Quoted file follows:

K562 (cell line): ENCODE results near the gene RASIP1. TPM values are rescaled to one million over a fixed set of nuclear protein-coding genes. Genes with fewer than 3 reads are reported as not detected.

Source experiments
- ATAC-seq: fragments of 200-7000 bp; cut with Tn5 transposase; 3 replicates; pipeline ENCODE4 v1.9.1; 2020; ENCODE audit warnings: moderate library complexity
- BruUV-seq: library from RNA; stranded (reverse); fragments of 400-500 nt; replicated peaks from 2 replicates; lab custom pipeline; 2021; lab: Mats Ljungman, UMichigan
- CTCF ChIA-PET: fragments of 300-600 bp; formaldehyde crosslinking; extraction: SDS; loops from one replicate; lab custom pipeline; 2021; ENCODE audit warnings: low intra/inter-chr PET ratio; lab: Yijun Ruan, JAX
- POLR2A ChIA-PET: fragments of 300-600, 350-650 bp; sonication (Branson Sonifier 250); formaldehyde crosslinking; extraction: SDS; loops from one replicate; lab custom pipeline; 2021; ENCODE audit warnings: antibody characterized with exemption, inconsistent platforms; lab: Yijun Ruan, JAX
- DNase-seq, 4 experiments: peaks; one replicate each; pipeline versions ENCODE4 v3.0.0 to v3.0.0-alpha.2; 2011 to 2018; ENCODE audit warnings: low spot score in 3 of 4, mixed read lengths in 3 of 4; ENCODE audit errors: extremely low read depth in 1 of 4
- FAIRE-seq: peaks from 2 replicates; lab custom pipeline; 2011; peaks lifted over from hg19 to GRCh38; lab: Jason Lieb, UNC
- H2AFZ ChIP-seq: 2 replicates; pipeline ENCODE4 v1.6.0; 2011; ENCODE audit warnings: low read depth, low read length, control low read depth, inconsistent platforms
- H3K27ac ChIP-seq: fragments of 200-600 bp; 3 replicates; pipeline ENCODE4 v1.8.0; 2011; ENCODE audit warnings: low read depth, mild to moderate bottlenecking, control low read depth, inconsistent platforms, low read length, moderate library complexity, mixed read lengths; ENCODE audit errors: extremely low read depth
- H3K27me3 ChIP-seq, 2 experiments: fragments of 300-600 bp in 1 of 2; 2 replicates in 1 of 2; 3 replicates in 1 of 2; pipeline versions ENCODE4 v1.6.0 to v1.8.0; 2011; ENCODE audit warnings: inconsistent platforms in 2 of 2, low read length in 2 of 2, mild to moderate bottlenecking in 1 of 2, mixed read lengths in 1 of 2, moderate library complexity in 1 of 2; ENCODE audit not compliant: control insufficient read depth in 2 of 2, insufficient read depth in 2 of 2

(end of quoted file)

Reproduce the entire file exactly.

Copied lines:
K562 (cell line): ENCODE results near the gene RASIP1. TPM values are rescaled to one million over a fixed set of nuclear protein-coding genes. Genes with fewer than 3 reads are reported as not detected.

Source experiments
- ATAC-seq: fragments of 200-7000 bp; cut with Tn5 transposase; 3 replicates; pipeline ENCODE4 v1.9.1; 2020; ENCODE audit warnings: moderate library complexity
- BruUV-seq: library from RNA; stranded (reverse); fragments of 400-500 nt; replicated peaks from 2 replicates; lab custom pipeline; 2021; lab: Mats Ljungman, UMichigan
- CTCF ChIA-PET: fragments of 300-600 bp; formaldehyde crosslinking; extraction: SDS; loops from one replicate; lab custom pipeline; 2021; ENCODE audit warnings: low intra/inter-chr PET ratio; lab: Yijun Ruan, JAX
- POLR2A ChIA-PET: fragments of 300-600, 350-650 bp; sonication (Branson Sonifier 250); formaldehyde crosslinking; extraction: SDS; loops from one replicate; lab custom pipeline; 2021; ENCODE audit warnings: antibody characterized with exemption, inconsistent platforms; lab: Yijun Ruan, JAX
- DNase-seq, 4 experiments: peaks; one replicate each; pipeline versions ENCODE4 v3.0.0 to v3.0.0-alpha.2; 2011 to 2018; ENCODE audit warnings: low spot score in 3 of 4, mixed read lengths in 3 of 4; ENCODE audit errors: extremely low read depth in 1 of 4
- FAIRE-seq: peaks from 2 replicates; lab custom pipeline; 2011; peaks lifted over from hg19 to GRCh38; lab: Jason Lieb, UNC
- H2AFZ ChIP-seq: 2 replicates; pipeline ENCODE4 v1.6.0; 2011; ENCODE audit warnings: low read depth, low read length, control low read depth, inconsistent platforms
- H3K27ac ChIP-seq: fragments of 200-600 bp; 3 replicates; pipeline ENCODE4 v1.8.0; 2011; ENCODE audit warnings: low read depth, mild to moderate bottlenecking, control low read depth, inconsistent platforms, low read length, moderate library complexity, mixed read lengths; ENCODE audit errors: extremely low read depth
- H3K27me3 ChIP-seq, 2 experiments: fragments of 300-600 bp in 1 of 2; 2 replicates in 1 of 2; 3 replicates in 1 of 2; pipeline versions ENCODE4 v1.6.0 to v1.8.0; 2011; ENCODE audit warnings: inconsistent platforms in 2 of 2, low read length in 2 of 2, mild to moderate bottlenecking in 1 of 2, mixed read lengths in 1 of 2, moderate library complexity in 1 of 2; ENCODE audit not compliant: control insufficient read depth in 2 of 2, insufficient read depth in 2 of 2